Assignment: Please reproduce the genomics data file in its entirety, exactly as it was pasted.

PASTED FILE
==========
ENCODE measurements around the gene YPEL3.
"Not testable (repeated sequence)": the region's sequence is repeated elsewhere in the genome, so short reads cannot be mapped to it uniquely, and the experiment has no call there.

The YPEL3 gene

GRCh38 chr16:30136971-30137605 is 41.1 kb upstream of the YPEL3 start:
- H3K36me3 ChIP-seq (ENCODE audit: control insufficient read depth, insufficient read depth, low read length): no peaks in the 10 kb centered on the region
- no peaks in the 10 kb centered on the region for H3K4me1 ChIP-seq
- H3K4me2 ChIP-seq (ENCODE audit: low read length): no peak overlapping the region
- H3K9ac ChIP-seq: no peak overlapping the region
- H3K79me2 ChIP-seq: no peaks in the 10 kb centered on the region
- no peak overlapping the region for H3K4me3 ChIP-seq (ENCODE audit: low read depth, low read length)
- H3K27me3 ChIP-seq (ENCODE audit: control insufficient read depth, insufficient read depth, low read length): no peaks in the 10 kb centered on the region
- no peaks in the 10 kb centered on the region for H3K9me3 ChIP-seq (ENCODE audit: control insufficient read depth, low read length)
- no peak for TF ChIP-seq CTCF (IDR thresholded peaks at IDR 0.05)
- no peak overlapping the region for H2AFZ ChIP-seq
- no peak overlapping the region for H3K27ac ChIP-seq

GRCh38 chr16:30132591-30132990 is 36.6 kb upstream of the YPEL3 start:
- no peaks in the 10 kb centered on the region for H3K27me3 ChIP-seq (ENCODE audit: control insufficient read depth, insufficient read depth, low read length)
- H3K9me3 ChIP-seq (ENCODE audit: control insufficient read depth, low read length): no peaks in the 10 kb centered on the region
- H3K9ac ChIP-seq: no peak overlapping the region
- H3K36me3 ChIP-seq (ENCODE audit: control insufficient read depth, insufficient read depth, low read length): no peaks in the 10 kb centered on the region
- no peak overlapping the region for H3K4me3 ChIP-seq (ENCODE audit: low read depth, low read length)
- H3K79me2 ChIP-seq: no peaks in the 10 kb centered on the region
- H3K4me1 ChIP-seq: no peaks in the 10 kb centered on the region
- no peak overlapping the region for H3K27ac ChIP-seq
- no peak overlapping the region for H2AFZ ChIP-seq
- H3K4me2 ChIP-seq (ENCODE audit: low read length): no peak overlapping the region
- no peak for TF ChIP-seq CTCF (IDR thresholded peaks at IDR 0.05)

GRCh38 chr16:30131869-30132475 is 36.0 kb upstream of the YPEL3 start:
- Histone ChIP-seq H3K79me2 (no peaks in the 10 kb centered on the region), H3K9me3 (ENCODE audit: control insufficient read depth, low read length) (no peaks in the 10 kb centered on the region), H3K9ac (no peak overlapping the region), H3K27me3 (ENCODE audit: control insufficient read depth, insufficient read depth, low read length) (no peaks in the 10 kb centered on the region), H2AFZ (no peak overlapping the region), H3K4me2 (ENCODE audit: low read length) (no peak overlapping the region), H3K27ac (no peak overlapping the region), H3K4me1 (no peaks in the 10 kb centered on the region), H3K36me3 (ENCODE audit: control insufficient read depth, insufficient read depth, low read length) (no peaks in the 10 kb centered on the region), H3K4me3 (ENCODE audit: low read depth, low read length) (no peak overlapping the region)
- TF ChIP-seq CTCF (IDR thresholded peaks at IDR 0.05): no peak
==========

ENCODE measurements around the gene YPEL3.
"Not testable (repeated sequence)": the region's sequence is repeated elsewhere in the genome, so short reads cannot be mapped to it uniquely, and the experiment has no call there.

The YPEL3 gene

GRCh38 chr16:30136971-30137605 is 41.1 kb upstream of the YPEL3 start:
- H3K36me3 ChIP-seq (ENCODE audit: control insufficient read depth, insufficient read depth, low read length): no peaks in the 10 kb centered on the region
- no peaks in the 10 kb centered on the region for H3K4me1 ChIP-seq
- H3K4me2 ChIP-seq (ENCODE audit: low read length): no peak overlapping the region
- H3K9ac ChIP-seq: no peak overlapping the region
- H3K79me2 ChIP-seq: no peaks in the 10 kb centered on the region
- no peak overlapping the region for H3K4me3 ChIP-seq (ENCODE audit: low read depth, low read length)
- H3K27me3 ChIP-seq (ENCODE audit: control insufficient read depth, insufficient read depth, low read length): no peaks in the 10 kb centered on the region
- no peaks in the 10 kb centered on the region for H3K9me3 ChIP-seq (ENCODE audit: control insufficient read depth, low read length)
- no peak for TF ChIP-seq CTCF (IDR thresholded peaks at IDR 0.05)
- no peak overlapping the region for H2AFZ ChIP-seq
- no peak overlapping the region for H3K27ac ChIP-seq

GRCh38 chr16:30132591-30132990 is 36.6 kb upstream of the YPEL3 start:
- no peaks in the 10 kb centered on the region for H3K27me3 ChIP-seq (ENCODE audit: control insufficient read depth, insufficient read depth, low read length)
- H3K9me3 ChIP-seq (ENCODE audit: control insufficient read depth, low read length): no peaks in the 10 kb centered on the region
- H3K9ac ChIP-seq: no peak overlapping the region
- H3K36me3 ChIP-seq (ENCODE audit: control insufficient read depth, insufficient read depth, low read length): no peaks in the 10 kb centered on the region
- no peak overlapping the region for H3K4me3 ChIP-seq (ENCODE audit: low read depth, low read length)
- H3K79me2 ChIP-seq: no peaks in the 10 kb centered on the region
- H3K4me1 ChIP-seq: no peaks in the 10 kb centered on the region
- no peak overlapping the region for H3K27ac ChIP-seq
- no peak overlapping the region for H2AFZ ChIP-seq
- H3K4me2 ChIP-seq (ENCODE audit: low read length): no peak overlapping the region
- no peak for TF ChIP-seq CTCF (IDR thresholded peaks at IDR 0.05)

GRCh38 chr16:30131869-30132475 is 36.0 kb upstream of the YPEL3 start:
- Histone ChIP-seq H3K79me2 (no peaks in the 10 kb centered on the region), H3K9me3 (ENCODE audit: control insufficient read depth, low read length) (no peaks in the 10 kb centered on the region), H3K9ac (no peak overlapping the region), H3K27me3 (ENCODE audit: control insufficient read depth, insufficient read depth, low read length) (no peaks in the 10 kb centered on the region), H2AFZ (no peak overlapping the region), H3K4me2 (ENCODE audit: low read length) (no peak overlapping the region), H3K27ac (no peak overlapping the region), H3K4me1 (no peaks in the 10 kb centered on the region), H3K36me3 (ENCODE audit: control insufficient read depth, insufficient read depth, low read length) (no peaks in the 10 kb centered on the region), H3K4me3 (ENCODE audit: low read depth, low read length) (no peak overlapping the region)
- TF ChIP-seq CTCF (IDR thresholded peaks at IDR 0.05): no peak